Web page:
The Writing Rookie Season 2, #2: Choose to Write! (When a Choice Is Placed Before You…)

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Every minute of every day, each of us has to choose what he or she will do next.

Okay, maybe not every minute of every day. Practically speaking, most of the time we’re in the middle of tasks we’ve already started, and so not really actively thinking about our options. I suppose that technically, even at those times we’re choosing to continue what we’re doing by not choosing to do something else, but that’s not what I’m talking about. What I’m talking about is the times when we pause at least briefly between two or more options. So maybe every 15 minutes, or every half-hour if we’re particularly focused or stuck in a meeting or something. Then again, who knows what we’re actually doing mentally while we’re in those meetings? (For the purposes of this paragraph, I’m choosing to ignore all those hours we spend sleeping, in comas, being experimented upon by aliens, etc., on the grounds that they’re not relevant to my point. Not relevant, I tell you! Bad reader! No milk bones for you.)


Anyway, it occurs to me that one very simple definition of a writer is someone who — among all the myriads of other things he or she could be doing — chooses to write often enough to actually produce something. The rest, as Einstein might say, is details. (And don’t you just want to whap Einstein upside the head when he says that? And people like me when they quote him?)

Continue reading “The Writing Rookie Season 2, #2: Choose to Write! (When a Choice Is Placed Before You…)”

2011 Writing Goals

It’s 2011, and time for all good Mormons to be writing their goals. Because, you know, a goal that’s not written is only a wish. Or something like that.

Actually, I have to admit that I’ve always hated the push toward concrete, outcome-based goals in Mormon culture, considering it something of an unpleasant borrowing from the power-of-positive-thinking, success-oriented culture of corporate America. Far more sane, in my view, to set process-oriented resolutions: I will focus on this, I will remember that. Come to think of it, this may be part of why I have such a hard time giving firm time- and cost-based goals to the people I work with…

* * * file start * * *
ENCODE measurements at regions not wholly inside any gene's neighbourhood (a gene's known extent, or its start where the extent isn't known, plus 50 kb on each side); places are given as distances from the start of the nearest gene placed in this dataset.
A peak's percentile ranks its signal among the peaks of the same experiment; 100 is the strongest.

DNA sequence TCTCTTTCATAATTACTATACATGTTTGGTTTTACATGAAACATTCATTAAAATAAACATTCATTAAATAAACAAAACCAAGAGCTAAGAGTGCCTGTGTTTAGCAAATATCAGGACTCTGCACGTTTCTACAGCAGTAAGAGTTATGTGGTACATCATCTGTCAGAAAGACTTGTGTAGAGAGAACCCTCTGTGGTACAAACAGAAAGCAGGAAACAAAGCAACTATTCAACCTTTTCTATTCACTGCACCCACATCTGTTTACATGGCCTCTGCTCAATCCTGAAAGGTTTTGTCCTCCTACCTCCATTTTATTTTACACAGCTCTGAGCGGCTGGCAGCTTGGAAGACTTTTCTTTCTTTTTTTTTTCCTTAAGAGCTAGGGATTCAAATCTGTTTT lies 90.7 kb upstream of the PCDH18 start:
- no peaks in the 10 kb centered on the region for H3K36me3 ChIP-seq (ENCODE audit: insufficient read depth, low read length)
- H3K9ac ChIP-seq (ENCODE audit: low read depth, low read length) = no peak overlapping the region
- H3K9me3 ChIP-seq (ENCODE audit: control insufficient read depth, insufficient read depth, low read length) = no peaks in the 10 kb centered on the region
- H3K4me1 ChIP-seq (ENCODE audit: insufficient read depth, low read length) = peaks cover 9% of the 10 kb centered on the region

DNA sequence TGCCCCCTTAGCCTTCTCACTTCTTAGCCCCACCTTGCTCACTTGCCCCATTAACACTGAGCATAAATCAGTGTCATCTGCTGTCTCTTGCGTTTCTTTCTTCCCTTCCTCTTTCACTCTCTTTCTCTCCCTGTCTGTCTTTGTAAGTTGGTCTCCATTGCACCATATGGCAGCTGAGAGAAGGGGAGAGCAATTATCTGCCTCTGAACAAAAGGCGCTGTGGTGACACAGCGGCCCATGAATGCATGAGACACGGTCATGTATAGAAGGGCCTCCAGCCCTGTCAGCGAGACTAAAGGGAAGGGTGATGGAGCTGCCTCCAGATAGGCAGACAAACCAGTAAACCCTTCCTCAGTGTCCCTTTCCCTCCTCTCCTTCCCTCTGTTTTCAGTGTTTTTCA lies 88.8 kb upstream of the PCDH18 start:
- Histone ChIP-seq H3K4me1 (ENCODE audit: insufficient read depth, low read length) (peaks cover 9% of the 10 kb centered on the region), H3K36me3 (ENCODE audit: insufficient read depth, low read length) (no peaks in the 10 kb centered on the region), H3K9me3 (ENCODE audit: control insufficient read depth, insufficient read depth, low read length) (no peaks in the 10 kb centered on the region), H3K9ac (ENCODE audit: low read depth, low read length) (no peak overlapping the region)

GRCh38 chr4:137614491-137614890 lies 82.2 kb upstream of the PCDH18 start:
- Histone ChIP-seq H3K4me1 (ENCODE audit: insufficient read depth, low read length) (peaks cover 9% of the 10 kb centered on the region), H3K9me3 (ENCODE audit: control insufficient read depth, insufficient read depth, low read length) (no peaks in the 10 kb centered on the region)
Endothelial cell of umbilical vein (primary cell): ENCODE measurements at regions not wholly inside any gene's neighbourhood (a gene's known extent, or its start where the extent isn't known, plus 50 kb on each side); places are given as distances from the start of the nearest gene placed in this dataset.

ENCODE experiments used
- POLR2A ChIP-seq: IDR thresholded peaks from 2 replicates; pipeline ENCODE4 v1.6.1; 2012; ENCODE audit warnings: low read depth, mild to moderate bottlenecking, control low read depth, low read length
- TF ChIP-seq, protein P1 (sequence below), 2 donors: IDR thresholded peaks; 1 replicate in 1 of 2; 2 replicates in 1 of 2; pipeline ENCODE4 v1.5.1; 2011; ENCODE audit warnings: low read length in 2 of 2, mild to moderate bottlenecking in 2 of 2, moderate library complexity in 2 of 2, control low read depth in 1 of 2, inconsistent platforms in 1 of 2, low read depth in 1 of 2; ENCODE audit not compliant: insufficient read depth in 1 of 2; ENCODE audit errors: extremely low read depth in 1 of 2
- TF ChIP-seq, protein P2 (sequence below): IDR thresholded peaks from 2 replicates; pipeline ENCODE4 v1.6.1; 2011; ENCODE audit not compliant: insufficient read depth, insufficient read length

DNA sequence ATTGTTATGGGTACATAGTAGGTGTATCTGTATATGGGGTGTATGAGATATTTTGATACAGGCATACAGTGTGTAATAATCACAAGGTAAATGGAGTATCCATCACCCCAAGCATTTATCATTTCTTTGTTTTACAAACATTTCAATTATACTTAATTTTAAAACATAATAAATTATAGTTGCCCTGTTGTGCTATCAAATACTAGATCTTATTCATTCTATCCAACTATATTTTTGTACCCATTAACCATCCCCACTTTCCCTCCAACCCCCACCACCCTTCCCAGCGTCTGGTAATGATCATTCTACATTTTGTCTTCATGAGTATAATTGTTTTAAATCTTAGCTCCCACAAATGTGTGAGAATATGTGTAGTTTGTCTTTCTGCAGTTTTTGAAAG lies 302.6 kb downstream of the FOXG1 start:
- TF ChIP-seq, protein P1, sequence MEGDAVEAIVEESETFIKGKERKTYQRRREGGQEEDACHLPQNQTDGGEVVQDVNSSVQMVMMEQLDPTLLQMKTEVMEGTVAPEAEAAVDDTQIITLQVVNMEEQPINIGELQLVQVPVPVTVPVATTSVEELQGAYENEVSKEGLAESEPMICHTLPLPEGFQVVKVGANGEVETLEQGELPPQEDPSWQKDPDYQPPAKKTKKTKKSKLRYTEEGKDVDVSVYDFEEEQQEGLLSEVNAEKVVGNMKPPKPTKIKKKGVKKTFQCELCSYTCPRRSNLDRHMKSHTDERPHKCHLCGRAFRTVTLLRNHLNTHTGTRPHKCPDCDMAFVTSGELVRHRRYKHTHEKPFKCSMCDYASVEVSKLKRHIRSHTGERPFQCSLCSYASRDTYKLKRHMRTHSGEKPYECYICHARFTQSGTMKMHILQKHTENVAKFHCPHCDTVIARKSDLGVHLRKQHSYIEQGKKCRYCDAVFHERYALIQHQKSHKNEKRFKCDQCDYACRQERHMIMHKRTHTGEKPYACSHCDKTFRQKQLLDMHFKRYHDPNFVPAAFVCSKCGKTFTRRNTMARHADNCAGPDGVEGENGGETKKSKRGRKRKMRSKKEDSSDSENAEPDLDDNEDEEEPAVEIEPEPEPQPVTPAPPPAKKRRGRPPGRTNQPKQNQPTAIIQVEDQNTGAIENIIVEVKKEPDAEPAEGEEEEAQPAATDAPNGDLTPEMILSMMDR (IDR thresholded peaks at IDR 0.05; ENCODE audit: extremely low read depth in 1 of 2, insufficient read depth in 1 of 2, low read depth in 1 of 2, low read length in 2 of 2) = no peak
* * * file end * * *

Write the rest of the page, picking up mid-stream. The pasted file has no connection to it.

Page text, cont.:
Be that as it may, I have set some writing goals for 2011. So here’s the deal: I’ll share mine, and then you can share yours. And then at the end of the year we can pretend we’ve forgotten everything we wrote here look back on all we’ve accomplished over the past year. Deal?

Continue reading “2011 Writing Goals”

Read more; write less

Yesterday I told you all (and myself) to write less and read more. Today I’m saying the opposite. In some ways, I’m still talking to myself, but I’m also talking to all LDS writers out there, regardless of genre or market. You need to read more — and as a result you may need to write a little less. Why? Oh, there lots of reasons. The standards ones include:

  • Reading helps build your vocabulary and your understanding and storehouse of syntax and metaphor and all those other good sentence-level things that make you a better writer.
  • Reading helps you generate new ideas and keeps you from falling in to your standard formulas
  • Reading help you learn from other writers and keep up with developments in the field (for a great example of why this is important see question 13 of this excellent interview with Brandon Sanderson over at Pat’s Fantasy Hotlist)
  • Reading, especially nonfiction, provides a good base of research that makes your fiction richer and more realistic

But if you’ll allow me to get a bit metaphysical and pompous here, while I think all those points are excellent, I think that, in a less easily identifiable way, reading simply makes you a deeper, more interesting writer. Writing should be a conversation. It should be a grappling with the best in your genre/literary vein/peer group. And if it isn’t, well, then your work is going to be shallow. It’s going to show, and it’s going to lead to a less satisfying experience for (most of) your readers. And that’s true no matter whether you are writing literary fiction or genre fiction, short form or long form.

Yes, your time is limited. Yes, you can’t read everything. But if you aren’t reading key works in your field and if you aren’t also reading wider than your field, then you aren’t putting in the work of a writer. In fact, I’d go so far as to say that if you write literary fiction and don’t read some genre works and vice versa, then you are doing you and your readers a disservice. Continue reading “Read more; write less”